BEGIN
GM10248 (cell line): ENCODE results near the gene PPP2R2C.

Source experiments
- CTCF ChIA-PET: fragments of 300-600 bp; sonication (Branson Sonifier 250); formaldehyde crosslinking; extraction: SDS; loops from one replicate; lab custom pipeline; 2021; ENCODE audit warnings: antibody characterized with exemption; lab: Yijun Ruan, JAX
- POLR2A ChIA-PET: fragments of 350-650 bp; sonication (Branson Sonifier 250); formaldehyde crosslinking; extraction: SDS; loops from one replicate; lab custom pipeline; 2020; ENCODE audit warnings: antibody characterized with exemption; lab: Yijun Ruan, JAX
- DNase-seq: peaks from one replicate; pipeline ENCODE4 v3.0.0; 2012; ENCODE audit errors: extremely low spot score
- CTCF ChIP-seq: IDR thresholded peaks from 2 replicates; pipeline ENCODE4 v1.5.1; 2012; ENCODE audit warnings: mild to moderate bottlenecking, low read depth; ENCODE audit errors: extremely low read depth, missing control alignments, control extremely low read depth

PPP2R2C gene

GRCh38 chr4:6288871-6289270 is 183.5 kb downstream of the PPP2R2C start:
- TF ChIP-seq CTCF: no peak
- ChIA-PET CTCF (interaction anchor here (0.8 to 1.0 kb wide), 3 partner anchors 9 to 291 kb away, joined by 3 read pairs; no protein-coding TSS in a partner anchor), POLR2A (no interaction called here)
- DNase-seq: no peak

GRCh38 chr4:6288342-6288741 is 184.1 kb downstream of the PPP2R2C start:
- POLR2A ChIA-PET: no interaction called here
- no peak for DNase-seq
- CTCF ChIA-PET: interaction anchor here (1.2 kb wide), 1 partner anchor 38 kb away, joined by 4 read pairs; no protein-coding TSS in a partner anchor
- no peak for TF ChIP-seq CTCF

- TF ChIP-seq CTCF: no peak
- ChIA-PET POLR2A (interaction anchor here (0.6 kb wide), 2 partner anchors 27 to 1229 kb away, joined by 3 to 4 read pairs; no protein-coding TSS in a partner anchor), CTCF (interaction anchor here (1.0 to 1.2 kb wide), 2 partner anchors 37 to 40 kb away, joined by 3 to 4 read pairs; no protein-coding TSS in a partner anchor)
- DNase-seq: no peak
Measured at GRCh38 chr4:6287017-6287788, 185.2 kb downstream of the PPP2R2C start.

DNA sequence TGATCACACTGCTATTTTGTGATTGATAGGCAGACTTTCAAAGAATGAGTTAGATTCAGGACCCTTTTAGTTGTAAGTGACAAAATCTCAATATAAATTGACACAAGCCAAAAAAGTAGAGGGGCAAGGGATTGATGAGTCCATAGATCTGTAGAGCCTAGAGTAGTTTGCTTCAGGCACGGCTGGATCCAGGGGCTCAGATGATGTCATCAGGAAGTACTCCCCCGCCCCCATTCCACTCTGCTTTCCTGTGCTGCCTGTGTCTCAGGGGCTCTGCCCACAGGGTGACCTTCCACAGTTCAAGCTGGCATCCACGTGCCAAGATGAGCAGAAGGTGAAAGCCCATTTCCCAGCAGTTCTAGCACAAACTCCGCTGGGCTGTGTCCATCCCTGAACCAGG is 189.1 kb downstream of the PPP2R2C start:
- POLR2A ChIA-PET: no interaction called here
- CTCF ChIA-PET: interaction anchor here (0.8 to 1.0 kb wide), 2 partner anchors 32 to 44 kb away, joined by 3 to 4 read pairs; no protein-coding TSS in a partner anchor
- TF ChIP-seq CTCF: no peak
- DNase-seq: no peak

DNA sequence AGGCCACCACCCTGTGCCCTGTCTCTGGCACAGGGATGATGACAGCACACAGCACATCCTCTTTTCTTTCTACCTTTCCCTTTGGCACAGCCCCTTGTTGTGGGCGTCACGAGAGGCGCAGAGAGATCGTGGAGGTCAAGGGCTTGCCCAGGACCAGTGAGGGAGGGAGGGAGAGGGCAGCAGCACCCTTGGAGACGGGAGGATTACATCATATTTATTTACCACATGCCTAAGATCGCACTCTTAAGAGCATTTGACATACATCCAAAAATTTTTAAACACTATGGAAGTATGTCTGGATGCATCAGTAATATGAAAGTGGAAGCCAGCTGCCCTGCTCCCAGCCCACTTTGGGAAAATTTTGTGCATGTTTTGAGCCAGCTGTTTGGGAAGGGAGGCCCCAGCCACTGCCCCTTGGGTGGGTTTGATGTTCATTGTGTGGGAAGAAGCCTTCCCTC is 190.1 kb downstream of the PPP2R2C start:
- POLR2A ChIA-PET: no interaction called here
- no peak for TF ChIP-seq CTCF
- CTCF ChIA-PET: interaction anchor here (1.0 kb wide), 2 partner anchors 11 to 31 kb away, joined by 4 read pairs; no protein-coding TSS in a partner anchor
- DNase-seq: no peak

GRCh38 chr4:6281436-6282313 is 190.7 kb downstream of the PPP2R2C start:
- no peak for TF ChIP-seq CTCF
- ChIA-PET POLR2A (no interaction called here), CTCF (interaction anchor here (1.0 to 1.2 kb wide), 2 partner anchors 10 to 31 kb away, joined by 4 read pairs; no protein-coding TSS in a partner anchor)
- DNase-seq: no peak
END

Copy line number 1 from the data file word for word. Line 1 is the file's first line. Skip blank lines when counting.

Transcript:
GM10248 (cell line): ENCODE results near the gene PPP2R2C.